Mr. Price

Does not that disgraceful answer make the Minister wish that he had been chosen for some other Department? Is he aware that tomorrow thousands of elderly people will be demonstrating at this House because they believe—I think rightly—that they are being denied the basic requirements of life? Will the right hon. Gentleman come and explain Government policy to the people in my constituency?

Mr. Godber

People are entitled to demonstrate whenever they think it appropriate. Regarding old people, pensions now have a higher purchasing power—[HON. MEMBERS: "NO."] It is no use hon. Gentlemen opposite shouting "No." The facts are there. The purchasing power of the pension is substantially higher now than when right hon. and hon. Gentlemen opposite left office. If they think that this is disgraceful, I suggest that it was far more disgraceful then.

Sir G. Nabarro

Will my right hon. Friend bear in mind that this 22 per cent. increase in retail food prices is accompanied by a 17 per cent. increase in wages? What assurances are we to have that the measure that we finally passed last night will have some impact on this enormous rate of increase?

Mr. Godber

I am not sure that my hon. Friend's figure for wages is correct for the whole period. The figures which I have given clearly show that there have been rises in benefits to those who are in greatest need, and I understood that that was what the House was concerned about. In fact, pensions and other related benefits were raised by no less than 12½ per cent. at the beginning of this year. I have not got the precise figure for wage earners. Therefore, I cannot comment.

Mr. Skinner

Has not the Minister some vague idea how much of this 22 per cent. increase is due to the increase in wages of shop assistants and farm workers? Why is it that under the Bill which gives him some power food combines' profits will be safeguarded against the world uncontrollable factors about which he talks, whereas the housewife's purse and the husband's wage packet will be reduced in their purchasing power?

Mr. Godber

There is no question of "safeguarding" any section of the community. The standstill is designed to be as fair as possible between all sections of the community. We have had particular regard to profit margins on all food transactions.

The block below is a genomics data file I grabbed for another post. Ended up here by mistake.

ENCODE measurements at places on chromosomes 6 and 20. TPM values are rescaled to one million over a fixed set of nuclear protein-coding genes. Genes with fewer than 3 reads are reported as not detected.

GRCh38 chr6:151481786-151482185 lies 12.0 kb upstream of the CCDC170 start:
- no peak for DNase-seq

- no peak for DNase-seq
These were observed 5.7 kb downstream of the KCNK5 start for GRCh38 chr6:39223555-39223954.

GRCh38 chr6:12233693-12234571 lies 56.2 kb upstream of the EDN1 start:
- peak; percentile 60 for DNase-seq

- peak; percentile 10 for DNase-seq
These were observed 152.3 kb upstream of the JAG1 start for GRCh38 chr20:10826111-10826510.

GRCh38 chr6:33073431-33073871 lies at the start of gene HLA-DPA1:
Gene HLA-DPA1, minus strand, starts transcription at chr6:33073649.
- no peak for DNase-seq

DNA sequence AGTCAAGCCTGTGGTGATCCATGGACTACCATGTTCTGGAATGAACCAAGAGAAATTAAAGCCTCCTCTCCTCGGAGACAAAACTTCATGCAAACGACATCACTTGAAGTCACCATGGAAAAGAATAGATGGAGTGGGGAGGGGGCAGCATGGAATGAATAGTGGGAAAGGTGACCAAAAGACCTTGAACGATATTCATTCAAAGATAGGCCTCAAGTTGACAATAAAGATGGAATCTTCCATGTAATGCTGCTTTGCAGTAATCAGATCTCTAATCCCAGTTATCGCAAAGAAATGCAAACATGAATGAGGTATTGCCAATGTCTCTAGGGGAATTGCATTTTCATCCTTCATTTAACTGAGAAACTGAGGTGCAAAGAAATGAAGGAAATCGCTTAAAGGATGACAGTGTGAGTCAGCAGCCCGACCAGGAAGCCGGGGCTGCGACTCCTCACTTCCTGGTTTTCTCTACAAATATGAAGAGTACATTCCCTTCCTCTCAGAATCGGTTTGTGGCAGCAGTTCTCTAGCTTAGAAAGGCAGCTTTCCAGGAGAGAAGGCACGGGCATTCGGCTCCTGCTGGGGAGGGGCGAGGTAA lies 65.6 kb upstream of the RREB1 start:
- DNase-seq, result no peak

Mr. Marten

Could I make it clear to my right hon. Friend, following the question of my hon. Friend the Member for Worcestershire, South (Sir G. Nabarro), that the 17.3 per cent. rise in wages was in the last 12 months, whereas the 22 per cent. rise was, of course, for the last 29 months?

Mr. Godber

I am grateful to my hon. Friend. I thought that there must be some query when my hon. Friend gave the figure. This puts it in far better perspective.

Mr. Carter

Following the remarks of my hon. Friend the Member for Bolsover (Mr. Skinner), when the Government were devising the Counter-Inflation (Temporary Provisions) Bill they must have had in mind a figure within which they could contain price increases during the freeze. Therefore, precisely what is that figure for food prices?

Mr. Godber

I cannot give the hon. Member a precise figure in a matter of this kind. I have told him the position in regard to the standstill—the arrange- ments are clearly set out and they have been debated at length in the House in recent days.

Mr. Farr

Exactly what proportion of the increase in food prices was due to factors beyond my right hon. Friend's control, such as increases in the prices of imported foodstuffs?

Mr. Godber

As I have said, that is a substantial proportion of it. It is a factor which the Opposition, however much they resent it, must face. It is a factor which no Government in this country can control.

Mr. Peart

Is the Minister not aware that the Prime Minister gave specific promises? It is no good blaming world conditions. Does he not recognise that on the figures which he himself gave in reply to an unstarred Question in HANSARD for Monday, 13th November, throughout the monthly periods of this Government, there have been considerable increases—including 17 per cent., on one occasion, for the September figures over the previous year, and 14 per cent. for this September, already, which is the latest figure? He cannot blame his predecessors; we kept it much lower than that.

Mr. Godber

The point is that this is a question of the purchasing power of wages and pensions. Both wage earners and pensioners are better off under this Government than they were under the previous Government.

  1. Dutch Elm Disease 700 words
  2. cc1074-6
  3. Cereal Prices 434 words
  4. c1076
  5. Packaging and Tinning 221 words
  6. cc1076-8
  7. Whale Products (Substitutes) 369 words
  8. c1078
  9. Cost of Living (London) 129 words
  10. cc1078-9
  11. North Sea (Pollution) 195 words
  12. c1079
  13. Date Marking (Report) 173 words